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  1. #1
    Registered User IzzyJ's Avatar
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    Talking Pregnant and weight training!

    Hi everyone,

    I haven't been on here for a while! hope everyone is well in 09!

    Yesterday me and my partner found out we're going to have a baby!

    I'm 6 weeks! So excited and yet scared ****less!! its still early days so I'm being very careful.

    I'm still going to the gym but I'm just wondering if anyone has some advice for weight training while I'm pregnant? and then after the babies born too? or advice in general would be much appreciated!

    xxx
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  2. #2
    NO LIMIT! hmotb555's Avatar
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    First off Congratulations!!! You are about to embark on one of the greatest joys of life!!!

    Well no one let me workout while I was pregnant....but i had a friend and she still did bench presses light weights....I would not lift as heavy as you did pre-pregnancy because trust me that baby is gonna have you worn out....the first 3 months are sooooo tiring!!!! I would also switch from jogging to walking. I walked 7 miles a week up until I was 8 1/2 months pregnant and then I dropped down to 3.5 miles a week up until I was about 39 weeks. I think eating healthy and light exercise (whatever light is for you) will help with your labor and delivery. I felt it helped with mine. I also have a cousin who lifted weights during her pregnancy so yeah i would say listen to your body and keep it light.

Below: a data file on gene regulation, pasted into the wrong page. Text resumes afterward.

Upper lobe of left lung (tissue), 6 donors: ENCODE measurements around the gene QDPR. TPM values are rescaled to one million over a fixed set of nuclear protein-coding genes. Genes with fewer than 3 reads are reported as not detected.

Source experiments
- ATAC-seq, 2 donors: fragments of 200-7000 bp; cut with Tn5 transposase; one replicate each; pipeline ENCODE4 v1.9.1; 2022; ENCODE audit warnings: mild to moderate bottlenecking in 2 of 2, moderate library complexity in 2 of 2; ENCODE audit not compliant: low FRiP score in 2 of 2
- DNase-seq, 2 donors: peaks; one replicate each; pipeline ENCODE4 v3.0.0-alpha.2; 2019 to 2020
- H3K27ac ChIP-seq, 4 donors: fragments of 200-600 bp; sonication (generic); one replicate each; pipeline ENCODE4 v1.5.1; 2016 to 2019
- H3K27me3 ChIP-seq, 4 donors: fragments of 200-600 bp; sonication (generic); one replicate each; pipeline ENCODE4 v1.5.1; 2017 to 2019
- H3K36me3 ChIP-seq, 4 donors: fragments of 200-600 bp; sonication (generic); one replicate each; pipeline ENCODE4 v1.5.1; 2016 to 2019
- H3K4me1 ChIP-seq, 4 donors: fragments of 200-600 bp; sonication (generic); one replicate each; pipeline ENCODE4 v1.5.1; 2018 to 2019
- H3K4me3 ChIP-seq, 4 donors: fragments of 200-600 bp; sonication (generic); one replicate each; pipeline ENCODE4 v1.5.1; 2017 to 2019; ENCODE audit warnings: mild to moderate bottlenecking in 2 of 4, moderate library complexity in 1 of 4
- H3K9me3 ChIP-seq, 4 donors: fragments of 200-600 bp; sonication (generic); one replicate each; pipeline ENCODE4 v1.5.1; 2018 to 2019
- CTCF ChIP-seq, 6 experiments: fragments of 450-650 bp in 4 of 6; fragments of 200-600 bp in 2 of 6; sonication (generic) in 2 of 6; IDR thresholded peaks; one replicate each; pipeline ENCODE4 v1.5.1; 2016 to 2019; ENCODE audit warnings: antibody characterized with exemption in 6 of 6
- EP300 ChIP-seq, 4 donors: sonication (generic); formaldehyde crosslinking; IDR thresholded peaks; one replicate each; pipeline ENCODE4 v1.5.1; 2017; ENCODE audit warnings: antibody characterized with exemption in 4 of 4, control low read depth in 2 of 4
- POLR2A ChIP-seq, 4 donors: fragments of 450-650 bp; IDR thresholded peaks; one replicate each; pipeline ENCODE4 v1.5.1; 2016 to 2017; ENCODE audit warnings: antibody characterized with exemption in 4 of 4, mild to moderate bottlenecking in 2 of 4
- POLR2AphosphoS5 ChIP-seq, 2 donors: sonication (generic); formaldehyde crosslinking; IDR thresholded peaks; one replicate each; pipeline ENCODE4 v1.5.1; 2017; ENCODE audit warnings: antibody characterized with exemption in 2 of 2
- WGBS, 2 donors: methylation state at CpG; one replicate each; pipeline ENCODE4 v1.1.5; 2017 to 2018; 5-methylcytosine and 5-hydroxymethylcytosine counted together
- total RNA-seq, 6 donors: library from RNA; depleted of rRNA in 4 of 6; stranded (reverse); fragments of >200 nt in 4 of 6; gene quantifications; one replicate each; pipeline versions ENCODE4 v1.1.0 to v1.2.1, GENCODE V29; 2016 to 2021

As for after the baby is born....WAIT THE 6 WEEKS!!!! I tried to exercise before the 6 weeks and it was NOT a good idea. So yeah wait the 6 weeks and ease yourself back into exercising and weightlifting....most of all get plenty of rest and have a healthy and happy pregnancy
    Push it to the limit!!!!

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  3. #3
    German Cowhugger Anastasia's Avatar
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    Congrats! It's an exciting time of your life!

    I've continued to lift weights and do my regular workout routine with my 2nd child up until I was 8.5 months pregnant, so I can give you only my personal experiences.
    First of all: Listen to your body! If you feel hot or your HR goes up (it happened to me especially in the early weeks; that's how I actually knew that I was pregnant @ 5 wks -my body reacted suddenly totally different when doing the same excis I've done for weeks before), take it down a notch! (Most OBs/GYNs will tell you not to go over a HR of 140. Personally I find that a total nonsense, especially fit people who worked out long before getting pregnant have a different 'tolarance' to working out while pregnant than 'couch potatoes'. Again, simply listen to your body!)